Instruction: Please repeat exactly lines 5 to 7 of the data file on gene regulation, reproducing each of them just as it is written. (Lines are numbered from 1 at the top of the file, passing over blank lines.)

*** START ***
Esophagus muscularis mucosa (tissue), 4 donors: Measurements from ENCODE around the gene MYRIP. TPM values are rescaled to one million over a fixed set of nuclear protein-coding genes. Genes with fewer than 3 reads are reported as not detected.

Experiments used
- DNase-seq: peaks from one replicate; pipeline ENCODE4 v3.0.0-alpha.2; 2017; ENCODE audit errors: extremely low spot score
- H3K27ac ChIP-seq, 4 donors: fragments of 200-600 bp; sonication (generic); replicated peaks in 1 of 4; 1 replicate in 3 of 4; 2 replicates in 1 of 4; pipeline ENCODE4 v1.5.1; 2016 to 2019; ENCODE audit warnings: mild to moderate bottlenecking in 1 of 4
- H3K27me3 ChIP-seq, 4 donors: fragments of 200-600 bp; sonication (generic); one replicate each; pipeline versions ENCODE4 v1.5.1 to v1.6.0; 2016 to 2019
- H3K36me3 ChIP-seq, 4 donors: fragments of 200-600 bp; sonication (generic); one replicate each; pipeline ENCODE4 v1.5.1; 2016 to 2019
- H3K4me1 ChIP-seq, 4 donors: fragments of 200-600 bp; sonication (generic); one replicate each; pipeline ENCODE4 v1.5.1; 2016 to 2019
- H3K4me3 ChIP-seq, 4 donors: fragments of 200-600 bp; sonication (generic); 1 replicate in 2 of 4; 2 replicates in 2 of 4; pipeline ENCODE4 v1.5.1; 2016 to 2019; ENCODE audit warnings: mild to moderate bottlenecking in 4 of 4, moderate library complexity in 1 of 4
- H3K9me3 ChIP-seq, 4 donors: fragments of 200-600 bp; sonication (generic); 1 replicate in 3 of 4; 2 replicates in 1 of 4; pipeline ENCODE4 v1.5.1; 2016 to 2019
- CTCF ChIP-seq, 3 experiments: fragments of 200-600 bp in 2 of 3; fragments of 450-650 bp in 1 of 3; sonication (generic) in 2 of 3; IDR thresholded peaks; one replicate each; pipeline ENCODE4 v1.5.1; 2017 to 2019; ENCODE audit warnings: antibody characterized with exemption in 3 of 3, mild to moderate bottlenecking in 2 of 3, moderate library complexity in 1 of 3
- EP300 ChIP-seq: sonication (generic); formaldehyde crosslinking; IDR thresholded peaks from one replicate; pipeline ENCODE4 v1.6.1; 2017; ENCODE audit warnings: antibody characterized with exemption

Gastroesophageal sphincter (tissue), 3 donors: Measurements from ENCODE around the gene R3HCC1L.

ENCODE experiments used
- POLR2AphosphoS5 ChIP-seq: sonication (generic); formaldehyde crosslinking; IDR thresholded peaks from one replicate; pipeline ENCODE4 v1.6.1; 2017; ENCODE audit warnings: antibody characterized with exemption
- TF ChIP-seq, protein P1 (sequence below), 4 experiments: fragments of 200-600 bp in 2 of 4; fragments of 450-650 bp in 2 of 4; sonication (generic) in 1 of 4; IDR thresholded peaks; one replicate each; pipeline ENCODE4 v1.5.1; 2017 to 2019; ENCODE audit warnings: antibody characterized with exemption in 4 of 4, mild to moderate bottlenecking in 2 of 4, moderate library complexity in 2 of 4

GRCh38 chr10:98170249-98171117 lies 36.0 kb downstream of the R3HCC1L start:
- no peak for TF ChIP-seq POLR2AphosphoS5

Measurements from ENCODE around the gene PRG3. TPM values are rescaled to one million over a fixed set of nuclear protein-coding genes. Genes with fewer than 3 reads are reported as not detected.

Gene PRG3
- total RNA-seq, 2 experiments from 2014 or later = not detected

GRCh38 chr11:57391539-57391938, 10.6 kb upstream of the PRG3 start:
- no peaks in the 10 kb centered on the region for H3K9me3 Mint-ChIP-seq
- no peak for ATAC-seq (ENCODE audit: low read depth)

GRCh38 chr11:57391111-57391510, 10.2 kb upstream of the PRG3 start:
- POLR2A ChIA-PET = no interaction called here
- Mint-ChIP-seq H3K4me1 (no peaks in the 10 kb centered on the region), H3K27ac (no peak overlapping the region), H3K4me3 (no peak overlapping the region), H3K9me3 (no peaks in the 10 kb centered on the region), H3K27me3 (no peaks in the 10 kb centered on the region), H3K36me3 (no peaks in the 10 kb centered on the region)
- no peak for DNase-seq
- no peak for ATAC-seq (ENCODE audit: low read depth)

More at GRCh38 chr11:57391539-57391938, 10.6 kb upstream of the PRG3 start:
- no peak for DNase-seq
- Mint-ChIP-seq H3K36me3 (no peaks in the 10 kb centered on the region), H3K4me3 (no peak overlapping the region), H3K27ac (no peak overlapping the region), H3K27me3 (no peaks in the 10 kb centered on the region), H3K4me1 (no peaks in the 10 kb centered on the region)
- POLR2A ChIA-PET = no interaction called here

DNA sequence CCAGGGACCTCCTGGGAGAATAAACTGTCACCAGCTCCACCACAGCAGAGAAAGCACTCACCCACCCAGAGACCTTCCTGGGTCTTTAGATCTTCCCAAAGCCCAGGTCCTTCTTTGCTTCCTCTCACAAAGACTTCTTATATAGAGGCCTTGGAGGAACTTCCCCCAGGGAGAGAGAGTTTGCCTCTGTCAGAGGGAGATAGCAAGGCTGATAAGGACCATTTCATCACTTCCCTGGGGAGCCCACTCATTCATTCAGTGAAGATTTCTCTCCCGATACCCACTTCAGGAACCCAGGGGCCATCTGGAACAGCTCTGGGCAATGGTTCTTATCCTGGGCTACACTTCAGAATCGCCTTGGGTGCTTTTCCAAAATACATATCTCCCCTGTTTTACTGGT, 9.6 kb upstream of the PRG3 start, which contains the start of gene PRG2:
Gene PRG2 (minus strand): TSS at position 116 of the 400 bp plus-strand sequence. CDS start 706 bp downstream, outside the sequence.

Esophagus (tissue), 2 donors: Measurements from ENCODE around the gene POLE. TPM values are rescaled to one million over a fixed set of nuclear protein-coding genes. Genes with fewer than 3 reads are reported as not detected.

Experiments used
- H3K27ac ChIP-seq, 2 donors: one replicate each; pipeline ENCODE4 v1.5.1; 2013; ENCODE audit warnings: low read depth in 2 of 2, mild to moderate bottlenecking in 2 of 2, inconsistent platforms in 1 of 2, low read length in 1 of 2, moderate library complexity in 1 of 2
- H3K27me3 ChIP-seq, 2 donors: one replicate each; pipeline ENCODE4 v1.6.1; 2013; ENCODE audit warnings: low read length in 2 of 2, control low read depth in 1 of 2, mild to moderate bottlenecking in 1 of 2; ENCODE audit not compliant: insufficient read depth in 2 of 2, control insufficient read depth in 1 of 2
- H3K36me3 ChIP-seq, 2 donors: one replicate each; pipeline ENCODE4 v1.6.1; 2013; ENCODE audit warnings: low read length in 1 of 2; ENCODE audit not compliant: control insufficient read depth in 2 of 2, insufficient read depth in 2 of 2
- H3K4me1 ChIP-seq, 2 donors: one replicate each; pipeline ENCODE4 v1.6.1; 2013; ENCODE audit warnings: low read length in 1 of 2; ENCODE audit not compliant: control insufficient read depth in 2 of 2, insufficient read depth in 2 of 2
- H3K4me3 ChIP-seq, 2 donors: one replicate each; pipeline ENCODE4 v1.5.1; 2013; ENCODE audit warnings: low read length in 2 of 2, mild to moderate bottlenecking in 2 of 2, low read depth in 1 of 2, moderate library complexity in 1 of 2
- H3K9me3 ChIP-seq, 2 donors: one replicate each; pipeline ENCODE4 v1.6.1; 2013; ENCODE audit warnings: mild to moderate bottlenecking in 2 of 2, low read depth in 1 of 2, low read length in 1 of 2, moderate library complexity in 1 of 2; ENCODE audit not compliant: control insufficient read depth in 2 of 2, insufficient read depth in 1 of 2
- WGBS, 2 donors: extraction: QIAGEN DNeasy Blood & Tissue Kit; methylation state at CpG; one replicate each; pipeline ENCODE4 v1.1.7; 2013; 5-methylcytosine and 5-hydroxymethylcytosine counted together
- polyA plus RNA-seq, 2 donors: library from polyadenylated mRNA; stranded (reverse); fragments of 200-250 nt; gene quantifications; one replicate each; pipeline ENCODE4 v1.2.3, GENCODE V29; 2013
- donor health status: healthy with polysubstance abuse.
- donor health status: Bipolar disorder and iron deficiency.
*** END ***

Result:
- H3K27me3 ChIP-seq, 4 donors: fragments of 200-600 bp; sonication (generic); one replicate each; pipeline versions ENCODE4 v1.5.1 to v1.6.0; 2016 to 2019
- H3K36me3 ChIP-seq, 4 donors: fragments of 200-600 bp; sonication (generic); one replicate each; pipeline ENCODE4 v1.5.1; 2016 to 2019
- H3K4me1 ChIP-seq, 4 donors: fragments of 200-600 bp; sonication (generic); one replicate each; pipeline ENCODE4 v1.5.1; 2016 to 2019